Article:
- Bianchi Accident
Bianchi did not slow sufficiently - FIA
Jules Bianchi "did not slow sufficiently to avoid losing control" before his accident at the Japanese Grand Prix, according to the FIA.
No fail-safe for Bianchi?
- F1 cars have a fail-safe system designed to cut the engine when the driver applies the brakes and throttle at the same time, which Bianchi did when he lost control of his car. But Marussia's brake-by-wire was "incompatible" with the fail-safe system, the report found, which "may have affected" the speed at which Bianchi hit the crane.
- But the report added: "However, it may be that Bianchi was distracted by what was happening and the fact that his front wheels had locked, and been unable to steer the car such that it missed the crane."
Bianchi was left with severe head injuries after sliding off a wet track and colliding with a recovery vehicle while double yellows were being waved. An accident panel was set up in the wake of his crash and the 10-man group, which included two-time champion Emerson Fittipaldi and ex-Ferrari and Mercedes boss Ross Brawn, published a summary of its 396-page report after the World Motor Sport Council (WMSC) met in Doha, Qatar on Wednesday.
The panel concluded: "If drivers adhere to the requirements of double yellow flags, as set out in Appendix H, Art. 18.104.22.168.b, then neither competitors nor officials should be put in immediate or physical danger." It confirmed Bianchi hit the crane, which was removing Adrian Sutil's stricken car from the side of the race track, at 126km/h.
After the race there were questions about why a safety car had not been deployed, but the panel said that, without the benefit of hindsight, the actions taken following Sutil's accident were consistent with the regulations and the 384 incidents in the last eight years. On the subject of closed cockpits, one solution proposed in the wake of Suzuka, the accident panel concluded this would not have lessened the injuries sustained by Bianchi.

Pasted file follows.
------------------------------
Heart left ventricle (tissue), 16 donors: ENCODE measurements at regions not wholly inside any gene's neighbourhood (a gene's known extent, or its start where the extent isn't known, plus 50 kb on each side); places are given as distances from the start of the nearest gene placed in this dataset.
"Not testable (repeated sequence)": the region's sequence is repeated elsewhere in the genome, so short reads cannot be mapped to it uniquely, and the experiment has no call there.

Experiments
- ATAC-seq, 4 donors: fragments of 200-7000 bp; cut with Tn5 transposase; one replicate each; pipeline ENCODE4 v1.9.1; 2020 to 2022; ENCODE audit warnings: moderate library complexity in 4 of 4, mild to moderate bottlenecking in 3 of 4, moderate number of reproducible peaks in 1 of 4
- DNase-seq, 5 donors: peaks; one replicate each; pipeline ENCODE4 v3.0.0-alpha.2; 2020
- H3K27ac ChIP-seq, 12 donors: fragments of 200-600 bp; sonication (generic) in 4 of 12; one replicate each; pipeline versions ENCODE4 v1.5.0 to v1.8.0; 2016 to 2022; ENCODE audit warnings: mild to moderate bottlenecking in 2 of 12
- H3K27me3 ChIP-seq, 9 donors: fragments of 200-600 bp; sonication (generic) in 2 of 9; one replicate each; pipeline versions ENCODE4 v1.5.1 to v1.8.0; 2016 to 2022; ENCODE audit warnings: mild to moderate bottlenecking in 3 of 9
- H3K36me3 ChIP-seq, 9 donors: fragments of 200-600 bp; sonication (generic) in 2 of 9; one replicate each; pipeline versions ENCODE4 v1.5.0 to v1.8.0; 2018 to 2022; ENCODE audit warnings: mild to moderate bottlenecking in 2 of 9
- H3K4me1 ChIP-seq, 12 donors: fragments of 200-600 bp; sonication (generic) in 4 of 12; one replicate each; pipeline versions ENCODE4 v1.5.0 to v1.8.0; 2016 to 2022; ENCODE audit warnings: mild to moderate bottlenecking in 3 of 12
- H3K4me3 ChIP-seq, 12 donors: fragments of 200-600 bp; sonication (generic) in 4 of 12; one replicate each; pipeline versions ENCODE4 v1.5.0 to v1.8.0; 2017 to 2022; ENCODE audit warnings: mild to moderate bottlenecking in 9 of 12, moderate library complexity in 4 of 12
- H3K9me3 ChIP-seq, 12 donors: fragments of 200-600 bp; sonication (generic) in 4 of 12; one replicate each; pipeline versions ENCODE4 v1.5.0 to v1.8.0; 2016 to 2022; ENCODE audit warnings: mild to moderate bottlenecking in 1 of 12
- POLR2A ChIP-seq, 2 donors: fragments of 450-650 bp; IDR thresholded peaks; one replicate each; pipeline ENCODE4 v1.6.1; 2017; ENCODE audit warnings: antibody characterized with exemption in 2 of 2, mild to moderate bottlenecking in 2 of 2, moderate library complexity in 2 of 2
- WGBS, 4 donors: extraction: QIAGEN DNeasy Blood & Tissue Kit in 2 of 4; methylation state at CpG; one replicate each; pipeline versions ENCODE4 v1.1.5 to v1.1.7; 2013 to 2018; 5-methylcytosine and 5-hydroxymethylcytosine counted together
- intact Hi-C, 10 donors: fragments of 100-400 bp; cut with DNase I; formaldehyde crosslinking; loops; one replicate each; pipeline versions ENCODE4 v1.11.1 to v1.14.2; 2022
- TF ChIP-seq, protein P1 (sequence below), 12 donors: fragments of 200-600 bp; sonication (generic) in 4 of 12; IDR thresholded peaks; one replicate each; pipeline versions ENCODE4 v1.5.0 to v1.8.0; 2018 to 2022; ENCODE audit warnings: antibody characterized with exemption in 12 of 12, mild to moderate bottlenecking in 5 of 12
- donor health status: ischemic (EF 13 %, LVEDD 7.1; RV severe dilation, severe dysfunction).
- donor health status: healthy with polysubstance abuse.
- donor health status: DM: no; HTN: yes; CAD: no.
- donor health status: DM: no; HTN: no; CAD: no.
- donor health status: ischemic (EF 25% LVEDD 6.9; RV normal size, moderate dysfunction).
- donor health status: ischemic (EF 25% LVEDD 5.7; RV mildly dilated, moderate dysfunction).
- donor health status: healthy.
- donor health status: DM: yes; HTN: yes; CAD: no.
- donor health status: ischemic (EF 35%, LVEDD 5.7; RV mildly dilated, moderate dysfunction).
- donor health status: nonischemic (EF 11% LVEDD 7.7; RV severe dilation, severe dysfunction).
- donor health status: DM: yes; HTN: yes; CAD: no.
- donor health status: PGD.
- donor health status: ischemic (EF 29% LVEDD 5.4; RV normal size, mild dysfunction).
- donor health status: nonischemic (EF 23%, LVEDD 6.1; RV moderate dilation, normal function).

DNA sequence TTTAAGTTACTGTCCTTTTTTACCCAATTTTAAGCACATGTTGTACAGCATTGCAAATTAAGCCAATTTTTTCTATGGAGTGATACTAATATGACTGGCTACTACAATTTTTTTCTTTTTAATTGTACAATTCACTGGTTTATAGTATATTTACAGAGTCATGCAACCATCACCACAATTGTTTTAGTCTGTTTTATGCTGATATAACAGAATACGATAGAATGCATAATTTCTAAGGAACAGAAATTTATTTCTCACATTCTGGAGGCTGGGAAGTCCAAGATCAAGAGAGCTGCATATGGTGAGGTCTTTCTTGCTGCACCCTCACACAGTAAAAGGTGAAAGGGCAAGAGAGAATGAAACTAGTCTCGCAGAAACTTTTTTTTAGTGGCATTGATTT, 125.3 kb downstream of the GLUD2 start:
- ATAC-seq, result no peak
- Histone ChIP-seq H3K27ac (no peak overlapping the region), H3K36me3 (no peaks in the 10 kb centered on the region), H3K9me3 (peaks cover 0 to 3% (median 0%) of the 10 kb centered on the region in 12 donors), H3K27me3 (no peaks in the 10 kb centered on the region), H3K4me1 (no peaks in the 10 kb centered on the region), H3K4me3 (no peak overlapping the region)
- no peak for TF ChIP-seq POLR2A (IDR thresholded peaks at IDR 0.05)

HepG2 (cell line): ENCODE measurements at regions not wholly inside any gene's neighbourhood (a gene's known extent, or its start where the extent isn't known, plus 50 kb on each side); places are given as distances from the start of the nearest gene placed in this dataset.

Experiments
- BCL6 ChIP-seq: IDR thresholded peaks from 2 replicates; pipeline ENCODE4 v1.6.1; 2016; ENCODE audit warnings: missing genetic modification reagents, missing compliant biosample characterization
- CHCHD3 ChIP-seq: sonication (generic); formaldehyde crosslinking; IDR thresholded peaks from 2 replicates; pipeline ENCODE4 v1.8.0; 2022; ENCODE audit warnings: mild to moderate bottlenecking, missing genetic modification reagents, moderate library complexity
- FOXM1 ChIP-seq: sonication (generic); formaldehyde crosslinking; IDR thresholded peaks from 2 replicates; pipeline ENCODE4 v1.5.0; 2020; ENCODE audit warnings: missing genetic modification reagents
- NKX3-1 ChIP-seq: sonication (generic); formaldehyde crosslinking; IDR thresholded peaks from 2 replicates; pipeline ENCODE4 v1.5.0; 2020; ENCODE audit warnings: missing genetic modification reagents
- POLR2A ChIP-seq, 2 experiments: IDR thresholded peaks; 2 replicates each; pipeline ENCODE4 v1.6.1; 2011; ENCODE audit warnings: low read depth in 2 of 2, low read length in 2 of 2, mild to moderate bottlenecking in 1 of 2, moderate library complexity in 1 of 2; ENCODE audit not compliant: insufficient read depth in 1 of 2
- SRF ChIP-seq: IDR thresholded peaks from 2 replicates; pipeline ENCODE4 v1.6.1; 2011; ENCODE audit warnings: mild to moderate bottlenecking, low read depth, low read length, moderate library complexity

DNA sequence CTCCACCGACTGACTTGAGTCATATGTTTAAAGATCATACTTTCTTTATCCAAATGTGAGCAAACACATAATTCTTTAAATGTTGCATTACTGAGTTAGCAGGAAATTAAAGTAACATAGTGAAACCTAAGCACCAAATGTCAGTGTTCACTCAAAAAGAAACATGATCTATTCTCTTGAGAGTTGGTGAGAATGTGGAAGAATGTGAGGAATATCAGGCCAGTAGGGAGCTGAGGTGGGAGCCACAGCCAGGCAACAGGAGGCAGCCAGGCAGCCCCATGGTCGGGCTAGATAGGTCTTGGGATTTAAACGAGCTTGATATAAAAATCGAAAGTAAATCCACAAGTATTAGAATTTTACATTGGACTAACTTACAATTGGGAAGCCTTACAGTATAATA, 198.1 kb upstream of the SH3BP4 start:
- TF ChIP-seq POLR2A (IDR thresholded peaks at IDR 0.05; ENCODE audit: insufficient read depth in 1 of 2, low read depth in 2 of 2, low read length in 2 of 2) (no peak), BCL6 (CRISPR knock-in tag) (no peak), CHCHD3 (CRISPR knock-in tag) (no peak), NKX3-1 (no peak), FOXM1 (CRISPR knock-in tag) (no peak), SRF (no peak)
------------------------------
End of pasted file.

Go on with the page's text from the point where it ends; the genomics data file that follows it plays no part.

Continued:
The report said: "Bianchi's helmet struck the sloping underside of the crane. The magnitude of the blow and the glancing nature of it caused massive head deceleration and angular acceleration, leading to his severe injuries ... It is not feasible to mitigate the injuries Bianchi suffered by either enclosing the driver's cockpit, or fitting skirts to the crane. Neither approach is practical due to the very large forces involved in the accident between a 700kg car striking a 6500kg crane at a speed of 126km/h.
"There is simply insufficient impact structure on a F1 car to absorb the energy of such an impact without either destroying the driver's survival cell, or generating non-survivable decelerations. It is considered fundamentally wrong to try and make an impact between a racing car and a large and heavy vehicle survivable. It is imperative to prevent a car ever hitting the crane and/or the marshals working near it."
The rain in Suzuka delayed the start of the race and meant it ended in darkening conditions. The panel has put forward a new four-hour rule, which would ensure the start of a race would not be within four hours of dusk or sunset - except in the case of night races run under floodlights.
The WMSC also confirmed the Virtual Safety Car (VSC) will be implemented for 2015 for caution situations which do not warrant a full safety car period. The report recommended yellow flag speed limits be rolled out across all forms of international circuit racing.
Bianchi remains in a French hospital following the serious head injuries he sustained in the crash.